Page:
how long does it take to make these. me and my sister are making them today and we would like to know

1 reply

Reply 4 years ago

Takes 3 days to 3 weeks depending how well u coat ur surface with sugar and what type of surfactant how well u cooked ur sugar and so forth.


6 years ago on Introduction

How much "Pure Lemon Extract" and "Maple Extract" would this recipe need? The 2 flavors would make seperate candies.

2 replies

Reply 4 years ago

The extracts are great for flavors. I suggest mixing ur sugar solution first then splitting it into two glasses then put 2-3 nice drops in each. U can put more for stronger flavor but for one glass I wouldn't do more than a table spoon. U can also ads ur food coloring at the end so u know which one is what flavor. Best of luck.


Reply 4 years ago on Introduction

The amount depends on how strong you want the flavor. If it comes in a dropper I would use about 5-10 drops, then adjust to your liking.

Saturn V

8 years ago on Step 4

Mine isn't growing on the skewer, it's recrystallizing on the top. Why is this? The skewer was straight down the middle, 1 inch from the bottom.

6 replies
Max-anBSaturn V

Reply 4 years ago

Dip ur skewer or string in water then in sugar before u put it in the cooked sugar for growing it provides a good surface to grow on. ;)

JBarker09Saturn V

Reply 8 years ago on Step 4

I've noticed with mine if they start growing on top, it won't grow on the stick. If i take a fork or something and poke the surface so the liquid is exposed again it started growing. I have no explanation for this, but I hope to find out the answer in my fluid mechanics class this semester at Arizona State.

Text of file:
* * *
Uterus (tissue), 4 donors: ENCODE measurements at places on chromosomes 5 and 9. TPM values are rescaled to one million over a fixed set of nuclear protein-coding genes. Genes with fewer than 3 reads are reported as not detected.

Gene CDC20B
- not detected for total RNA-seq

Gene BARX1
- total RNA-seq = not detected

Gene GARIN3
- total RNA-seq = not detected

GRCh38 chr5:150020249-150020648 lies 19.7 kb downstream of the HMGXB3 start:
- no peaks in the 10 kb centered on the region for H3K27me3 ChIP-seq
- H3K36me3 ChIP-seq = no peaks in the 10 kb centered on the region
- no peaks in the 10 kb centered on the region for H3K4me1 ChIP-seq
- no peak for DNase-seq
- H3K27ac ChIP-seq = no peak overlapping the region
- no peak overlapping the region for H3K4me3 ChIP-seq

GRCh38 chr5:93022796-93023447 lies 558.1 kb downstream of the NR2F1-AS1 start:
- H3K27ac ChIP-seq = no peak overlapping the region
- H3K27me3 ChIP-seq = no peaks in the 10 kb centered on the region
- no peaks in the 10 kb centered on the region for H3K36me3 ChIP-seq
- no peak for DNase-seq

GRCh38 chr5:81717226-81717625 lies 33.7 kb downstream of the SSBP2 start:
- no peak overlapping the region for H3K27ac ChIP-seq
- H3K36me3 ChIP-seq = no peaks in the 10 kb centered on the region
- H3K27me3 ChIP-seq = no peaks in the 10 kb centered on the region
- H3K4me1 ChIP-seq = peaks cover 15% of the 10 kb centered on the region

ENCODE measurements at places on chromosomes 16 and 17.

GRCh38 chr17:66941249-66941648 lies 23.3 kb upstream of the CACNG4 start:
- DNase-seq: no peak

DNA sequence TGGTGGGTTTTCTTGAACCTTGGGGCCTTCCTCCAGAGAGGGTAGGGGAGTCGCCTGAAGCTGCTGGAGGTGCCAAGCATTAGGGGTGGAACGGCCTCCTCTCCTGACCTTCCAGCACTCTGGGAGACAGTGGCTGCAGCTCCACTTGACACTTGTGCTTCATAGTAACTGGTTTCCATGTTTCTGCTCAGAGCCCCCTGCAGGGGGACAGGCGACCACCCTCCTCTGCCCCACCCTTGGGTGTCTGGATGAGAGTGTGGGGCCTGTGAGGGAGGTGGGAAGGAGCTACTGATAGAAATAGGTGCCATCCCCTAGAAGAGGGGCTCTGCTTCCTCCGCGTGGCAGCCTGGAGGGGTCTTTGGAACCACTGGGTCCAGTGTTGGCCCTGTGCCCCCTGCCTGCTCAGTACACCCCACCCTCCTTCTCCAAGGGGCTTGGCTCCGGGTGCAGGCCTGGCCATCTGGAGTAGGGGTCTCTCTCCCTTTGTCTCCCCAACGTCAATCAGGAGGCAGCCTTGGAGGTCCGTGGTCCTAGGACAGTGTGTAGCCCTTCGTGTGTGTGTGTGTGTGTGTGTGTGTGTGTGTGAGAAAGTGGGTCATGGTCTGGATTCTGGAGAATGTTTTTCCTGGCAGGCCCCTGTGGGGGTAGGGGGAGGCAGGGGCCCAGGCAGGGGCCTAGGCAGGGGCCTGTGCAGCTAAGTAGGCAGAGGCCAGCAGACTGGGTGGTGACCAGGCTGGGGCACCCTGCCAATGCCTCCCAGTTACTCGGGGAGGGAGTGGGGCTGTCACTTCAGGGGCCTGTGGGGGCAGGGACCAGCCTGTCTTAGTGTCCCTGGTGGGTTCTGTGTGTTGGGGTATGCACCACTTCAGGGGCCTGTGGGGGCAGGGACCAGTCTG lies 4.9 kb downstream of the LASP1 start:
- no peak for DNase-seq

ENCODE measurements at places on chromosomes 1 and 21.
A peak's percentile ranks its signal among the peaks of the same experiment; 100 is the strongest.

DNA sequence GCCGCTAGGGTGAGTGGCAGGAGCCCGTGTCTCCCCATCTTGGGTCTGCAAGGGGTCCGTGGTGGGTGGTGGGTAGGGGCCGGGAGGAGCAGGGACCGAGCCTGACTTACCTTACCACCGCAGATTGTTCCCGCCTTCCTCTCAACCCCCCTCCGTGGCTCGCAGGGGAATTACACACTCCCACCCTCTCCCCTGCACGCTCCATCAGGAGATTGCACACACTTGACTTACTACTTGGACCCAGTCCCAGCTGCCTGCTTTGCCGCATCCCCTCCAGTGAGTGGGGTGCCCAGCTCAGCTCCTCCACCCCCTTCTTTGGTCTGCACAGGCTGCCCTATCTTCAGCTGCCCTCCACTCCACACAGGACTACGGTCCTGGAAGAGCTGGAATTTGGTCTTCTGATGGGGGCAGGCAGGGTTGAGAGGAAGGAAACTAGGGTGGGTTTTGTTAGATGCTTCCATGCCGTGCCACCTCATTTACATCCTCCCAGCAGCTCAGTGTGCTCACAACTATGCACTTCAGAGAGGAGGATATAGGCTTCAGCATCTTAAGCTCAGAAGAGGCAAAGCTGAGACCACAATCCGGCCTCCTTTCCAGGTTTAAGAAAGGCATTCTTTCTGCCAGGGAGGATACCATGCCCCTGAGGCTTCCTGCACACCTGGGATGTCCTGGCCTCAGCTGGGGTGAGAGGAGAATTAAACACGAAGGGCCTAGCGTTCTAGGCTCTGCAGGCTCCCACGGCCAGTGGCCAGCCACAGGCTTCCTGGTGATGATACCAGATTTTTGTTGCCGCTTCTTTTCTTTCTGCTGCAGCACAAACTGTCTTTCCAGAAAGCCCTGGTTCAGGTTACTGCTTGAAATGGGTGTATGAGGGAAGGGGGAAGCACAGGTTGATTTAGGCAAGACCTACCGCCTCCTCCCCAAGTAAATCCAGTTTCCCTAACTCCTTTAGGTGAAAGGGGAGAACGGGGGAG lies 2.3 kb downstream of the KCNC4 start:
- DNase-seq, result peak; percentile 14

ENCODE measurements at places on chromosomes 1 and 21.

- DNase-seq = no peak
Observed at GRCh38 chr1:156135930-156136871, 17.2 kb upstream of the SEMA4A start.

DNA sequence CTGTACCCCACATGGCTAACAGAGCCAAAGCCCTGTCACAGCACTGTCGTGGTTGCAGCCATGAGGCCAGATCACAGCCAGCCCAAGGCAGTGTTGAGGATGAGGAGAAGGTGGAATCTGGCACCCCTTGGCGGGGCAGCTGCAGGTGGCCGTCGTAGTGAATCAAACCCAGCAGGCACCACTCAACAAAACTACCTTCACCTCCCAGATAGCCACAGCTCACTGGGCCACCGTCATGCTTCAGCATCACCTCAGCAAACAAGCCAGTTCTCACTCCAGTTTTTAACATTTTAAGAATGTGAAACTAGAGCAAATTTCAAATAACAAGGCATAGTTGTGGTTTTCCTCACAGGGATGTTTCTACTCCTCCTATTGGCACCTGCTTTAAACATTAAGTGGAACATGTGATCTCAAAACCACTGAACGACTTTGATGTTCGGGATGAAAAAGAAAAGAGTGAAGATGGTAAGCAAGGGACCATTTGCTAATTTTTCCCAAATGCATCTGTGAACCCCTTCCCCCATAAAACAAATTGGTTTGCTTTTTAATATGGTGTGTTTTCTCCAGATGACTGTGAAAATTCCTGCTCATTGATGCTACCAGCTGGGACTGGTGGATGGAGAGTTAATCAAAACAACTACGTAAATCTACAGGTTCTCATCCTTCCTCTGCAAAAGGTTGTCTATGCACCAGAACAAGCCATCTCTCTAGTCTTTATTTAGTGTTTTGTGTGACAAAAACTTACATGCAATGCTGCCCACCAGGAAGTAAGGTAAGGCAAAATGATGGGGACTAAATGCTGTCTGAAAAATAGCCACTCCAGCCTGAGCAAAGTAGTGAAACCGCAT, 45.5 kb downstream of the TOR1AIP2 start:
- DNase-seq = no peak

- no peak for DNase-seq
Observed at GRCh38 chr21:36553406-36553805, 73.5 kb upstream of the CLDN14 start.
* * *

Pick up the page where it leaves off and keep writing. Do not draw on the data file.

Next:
Saturn VJBarker09

Reply 8 years ago on Step 4

Ah. Now some is finally growing on the stick, but it's just a very tiny bit. Some of it's even growing on the glass. Darn variables!

SockPunkySaturn V

Reply 4 years ago on Step 4

chances are that it was crashing out to the top because of dust or other particles on the surface, and that breaking it caused the other molecules crashing out to look for another surface- in this case, your string, but you got less growth because the solution was less oversaturated at that point. (yes, way late comment, but someone else might be having the same question)

beehard44Saturn V

Reply 8 years ago on Introduction

decant it into a new glass when it grows in the side
you can break it up and eat the crystals


Reply 6 years ago on Introduction

Pull out the stick and reheat the solution. The crystals on top will go back into the solution and then you can put the stick back in and continue. Once crystals form new crystals will want to connect with them. If you only allow crystals on the stick, that's the only place they will grow.


4 years ago on Introduction

I love this! I made this into a science fair project. I recorded if the different type of water affected the growth of rock candy. I won 2nd place!

2 replies

Reply 4 years ago on Introduction

Reading back through these comments 4 years later and this reply still made me laugh, and I'm in class right now lol


Reply 4 years ago on Introduction

Thanks! It was my first instructable so I wanted to go all out. I hope to be coming up with more soon!